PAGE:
James Madison and the struggle for the Bill of Rights

by Richard E. Labunski

Hardcover, 2006

Status

Available

Publication

Oxford ; New York : Oxford University Press, 2006.

Description

The Constitution is so exalted that many Americans fail to realize it was just barely approved as the supreme law of the land. In Virginia, the most influential state at the time, the debate over ratification developed into a titanic struggle between political heavyweights James Madison and Patrick Henry. Even after Madison promised to add a Bill of Rights to mollify anti-Federalists, Henry fought his rival bitterly, ensuring that Madison's political path was strewn with obstacles.

User reviews

LibraryThing member jones120
An excellent review of Madison's early rejection of a Bill of Rights and later their adoption.
LibraryThing member WarnerToddHuston
Lots of struggle, not much of what it was over

First of all, I do want to say that author Richard Labunski did a fine job detailing the trials and travails of the road to the first Congress travelled by James Madison, one of our most indispensable Founders. Labunski reminds us that history was, while in the making, not nearly as foregone as it seems this far removed. Madison could have lost his election to the First session of the House of Representatives after the new government was formed causing the Constitution to perhaps lose the addition of the Bill of Rights and that would have been calamitous, indeed.

I enjoyed the story of Madison's road as told by Labunski. Madison has been one of those founders who's position as a great Founder has been rocky. Up one decade and down another. Sometimes he has been considered a far lesser light than he deserves to be considered. Currently, he seems to be up which is fortunate. I think he should remain there. He is by far one of the most brilliant Founders we had and it is good that Labunski treats Madison with the respect he deserves.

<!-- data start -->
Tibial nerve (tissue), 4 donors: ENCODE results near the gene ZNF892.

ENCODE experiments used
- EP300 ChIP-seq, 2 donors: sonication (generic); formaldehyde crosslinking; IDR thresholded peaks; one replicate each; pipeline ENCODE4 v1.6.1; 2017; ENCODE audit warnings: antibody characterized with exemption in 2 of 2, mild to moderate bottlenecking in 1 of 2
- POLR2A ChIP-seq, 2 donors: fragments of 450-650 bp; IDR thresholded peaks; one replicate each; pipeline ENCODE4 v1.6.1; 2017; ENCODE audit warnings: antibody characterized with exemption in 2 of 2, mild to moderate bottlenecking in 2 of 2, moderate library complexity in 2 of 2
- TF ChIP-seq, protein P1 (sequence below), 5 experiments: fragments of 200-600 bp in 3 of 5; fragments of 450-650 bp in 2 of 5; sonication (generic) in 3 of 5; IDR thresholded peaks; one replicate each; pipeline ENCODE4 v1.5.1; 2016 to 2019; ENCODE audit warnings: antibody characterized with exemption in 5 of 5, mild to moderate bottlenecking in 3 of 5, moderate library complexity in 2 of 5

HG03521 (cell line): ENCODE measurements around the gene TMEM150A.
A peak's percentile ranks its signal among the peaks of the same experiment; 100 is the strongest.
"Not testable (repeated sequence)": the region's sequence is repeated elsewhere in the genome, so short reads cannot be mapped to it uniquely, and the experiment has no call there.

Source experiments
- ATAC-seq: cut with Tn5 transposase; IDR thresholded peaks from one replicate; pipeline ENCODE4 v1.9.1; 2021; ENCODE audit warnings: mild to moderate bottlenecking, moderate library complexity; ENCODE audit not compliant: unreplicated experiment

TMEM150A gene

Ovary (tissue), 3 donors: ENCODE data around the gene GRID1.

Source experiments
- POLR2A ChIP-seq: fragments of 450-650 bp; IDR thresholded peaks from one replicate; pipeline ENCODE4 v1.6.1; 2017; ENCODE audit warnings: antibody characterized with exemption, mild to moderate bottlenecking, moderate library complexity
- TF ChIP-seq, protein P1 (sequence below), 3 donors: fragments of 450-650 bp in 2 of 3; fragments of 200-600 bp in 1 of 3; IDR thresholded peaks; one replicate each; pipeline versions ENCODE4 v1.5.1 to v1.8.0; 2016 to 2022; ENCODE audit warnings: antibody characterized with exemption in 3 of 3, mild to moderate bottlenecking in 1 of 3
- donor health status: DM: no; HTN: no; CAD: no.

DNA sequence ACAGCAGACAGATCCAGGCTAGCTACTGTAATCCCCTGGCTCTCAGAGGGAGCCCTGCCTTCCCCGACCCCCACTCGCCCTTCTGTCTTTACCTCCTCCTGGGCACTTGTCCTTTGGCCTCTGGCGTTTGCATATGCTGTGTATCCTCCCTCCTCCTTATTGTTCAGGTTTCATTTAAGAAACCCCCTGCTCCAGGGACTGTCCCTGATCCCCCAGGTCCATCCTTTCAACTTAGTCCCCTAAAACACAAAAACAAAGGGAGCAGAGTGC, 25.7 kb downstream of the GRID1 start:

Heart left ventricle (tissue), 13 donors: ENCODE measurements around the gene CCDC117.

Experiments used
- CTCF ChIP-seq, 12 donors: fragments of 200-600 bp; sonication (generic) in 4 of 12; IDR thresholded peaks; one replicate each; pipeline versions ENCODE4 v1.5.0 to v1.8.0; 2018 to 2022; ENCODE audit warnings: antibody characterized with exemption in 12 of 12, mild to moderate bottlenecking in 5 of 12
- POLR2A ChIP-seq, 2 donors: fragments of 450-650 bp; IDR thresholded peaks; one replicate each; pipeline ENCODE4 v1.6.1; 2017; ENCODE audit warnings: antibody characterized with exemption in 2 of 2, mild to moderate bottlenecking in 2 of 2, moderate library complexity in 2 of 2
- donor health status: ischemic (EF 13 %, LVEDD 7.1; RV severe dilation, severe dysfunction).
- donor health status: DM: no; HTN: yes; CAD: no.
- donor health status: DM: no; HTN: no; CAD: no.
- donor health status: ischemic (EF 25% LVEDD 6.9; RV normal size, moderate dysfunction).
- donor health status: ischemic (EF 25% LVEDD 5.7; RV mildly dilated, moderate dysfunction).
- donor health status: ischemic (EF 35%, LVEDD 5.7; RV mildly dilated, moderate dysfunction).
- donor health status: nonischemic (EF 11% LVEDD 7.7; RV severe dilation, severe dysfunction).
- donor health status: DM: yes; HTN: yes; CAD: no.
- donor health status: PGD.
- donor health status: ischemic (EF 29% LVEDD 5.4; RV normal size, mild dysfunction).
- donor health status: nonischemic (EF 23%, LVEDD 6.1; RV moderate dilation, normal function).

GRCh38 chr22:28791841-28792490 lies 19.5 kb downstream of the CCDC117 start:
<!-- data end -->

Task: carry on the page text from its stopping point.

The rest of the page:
Here is where I feel the book was lacking, though. Why was the Bill of Rights so important? What were the philosophies, the influences, the reasons the amendments were fought over? Labunski does not take much time to delve further under the surface to ferret out those reasons. He briefly mentions things here and there as the book moves along those lines, but I think his book would have been more complete with a bit more of it.

I found myself wondering what all the fuss was over far too much while reading the book and feel Labunski shorted the reader a fuller explanation.

Still, I give the book a pretty good rating. It is a good tale that is not often told (which is why I think he should have gone deeper, by the way).

It come recommended by me, anyway.
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LibraryThing member buffalogr
A hard slog...page by page. Couldn't finish
LibraryThing member wildbill
The book is about a topic I find very interesting. It provides a detailed exposition of the enactment of the Bill of Rights. Patrick Henry was a strong opponent of the Constitution and the Bill of Rights and I learned a great deal about him in this book. I would recommend the book to anyone interested in this important event.… (more)
LibraryThing member gmillar
I found listening to this book so difficult that I stopped after the second disc. I hope to grow up a bit and get back to it one day in order to finish it because it's stated intent is so important to understanding USA. I was also hoping for a more intimate look into Madison but, as far as I went, I didn't find it. Again, I may not have been paying enough attention. Either way, the writing (or the reading) wasn't of the type to grab me quickly enough.… (more)

Language

Barcode

7781
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